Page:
52 books in 2022

Updated: Feb 10

I’m going to take a wee break from my series about soap making to write about something else: book club. I don’t belong to a book club, but a few weeks ago, over a glass of wine with friends, the idea of meeting up regularly to chat about books came up. The conversation covered three main points: would there be wine (yes), would we all read the same book (yes) and would people whose favourite books included any of the Harry Potters be allowed in. No decision on this was reached because an argument broke out about which was the best book in the series and whether people who had read them could have meaningful relationships with people who hadn’t. In the interests of full disclosure, I have only read the first and last ones, but some of my best friends have the whole series in hardcover.



We agreed to start with Klara and the Sun (Kazuo Ishiguro). And then we agreed to open another bottle of wine.


One of the people there that night is reading 52 books in 2022, one book a week for a year. I thought this was a fantastic challenge, even for a person who reads a lot. It quantifies something that is joy and a pleasure to do and gives you an excuse to spend a whole afternoon reading – “I’m working on my New Year’s Resolution!” is a better comeback to ‘why are you still sitting there?’ than “because every single fibre of my being is engaged with finding out what happens next and if I don’t the world will, literally, implode.”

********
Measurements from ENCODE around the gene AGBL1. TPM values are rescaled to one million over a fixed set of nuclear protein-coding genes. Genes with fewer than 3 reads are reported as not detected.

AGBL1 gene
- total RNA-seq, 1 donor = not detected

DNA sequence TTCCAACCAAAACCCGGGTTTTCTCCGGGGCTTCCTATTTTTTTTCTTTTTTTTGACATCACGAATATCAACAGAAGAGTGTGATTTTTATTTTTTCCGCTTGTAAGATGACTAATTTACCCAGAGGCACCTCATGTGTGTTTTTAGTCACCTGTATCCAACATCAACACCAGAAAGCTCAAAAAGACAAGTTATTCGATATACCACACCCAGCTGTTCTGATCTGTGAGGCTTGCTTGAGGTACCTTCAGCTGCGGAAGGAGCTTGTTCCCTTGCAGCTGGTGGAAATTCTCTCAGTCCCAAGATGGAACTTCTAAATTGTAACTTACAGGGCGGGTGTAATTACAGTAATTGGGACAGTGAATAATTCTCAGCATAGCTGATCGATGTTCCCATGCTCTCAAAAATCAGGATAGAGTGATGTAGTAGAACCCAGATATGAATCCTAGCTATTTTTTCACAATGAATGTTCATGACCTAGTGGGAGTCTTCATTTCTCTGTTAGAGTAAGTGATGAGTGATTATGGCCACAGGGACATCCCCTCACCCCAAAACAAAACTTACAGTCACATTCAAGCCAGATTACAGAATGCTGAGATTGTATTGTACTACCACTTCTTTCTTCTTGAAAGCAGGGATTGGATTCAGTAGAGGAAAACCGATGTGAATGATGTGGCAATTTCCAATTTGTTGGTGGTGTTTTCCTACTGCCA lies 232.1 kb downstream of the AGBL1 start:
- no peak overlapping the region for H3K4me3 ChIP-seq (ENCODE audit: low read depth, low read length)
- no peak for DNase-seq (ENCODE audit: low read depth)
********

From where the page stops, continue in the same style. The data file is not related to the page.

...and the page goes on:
I was the asked for some recommendations to add to his list for this, and there I got stuck. My

challenge this year is to finish things I’ve already started, so I looked around for ‘to read’ lists that I had already made for myself, and I searched my kindle for things left unfished. And then, as you do, I started reading, and looking the books up to remind myself why I’d noted them down, and getting side-tracked by articles about Madam Bovary (Gustav Flaubert) – which is back on my ‘to read’ list, because although I did read it at university I don’t remember finishing it. I remember it as being full of words, a bit too rich with description, dense and layered. I also remembered reading about an author having to defend his love of the novel, the anecdote going something along the lines of, when asked how he could have enjoyed it so much, he answered ‘you don’t have this body’, meaning that there is no one reason why certain styles of writing and stories should move some people and not others: the pleasure of reading is physical, and our bodies are different. I’m sure I’m remembering most of that wrong, but the part about the bodies has stayed with me. Twenty years after reading it for the first time, now in a grown up’s body, I wonder how I will feel about Madam Bovary? I won’t be revisiting any of the Harry Potter novels, though. My body is still my own, and there is so much left to read.


Also on the list of books I’m hoping to read this year are:


These Wilds beyond our fences, Bayo Akomolafe


The Mushroom at the end of the world, Anna Lowenhaupt Tsing


Of Walking in Ice, Werner Herzog


Wind, Sand and Stars, Antoine de Saint-Exupery


The Rabbits, Sophie Overett


On my birthday wish list is:


Nonstop Metropolis – a New York City Atlas, Rebecca Solnit and Joshua Jelly-Schapiro


On the list of books that I have which I recommend and could lend towards a 52-book challenge are:


Barkskins, Annie Proulx


Animal, Vegetable, Mineral, Barbara Kingsolver


The Grass Harp, Truman Capote


The Strangler Vine, M.J Carter


The Children’s Book, AS Byatt


Letters of Note – any of the compilations by Shaun Usher




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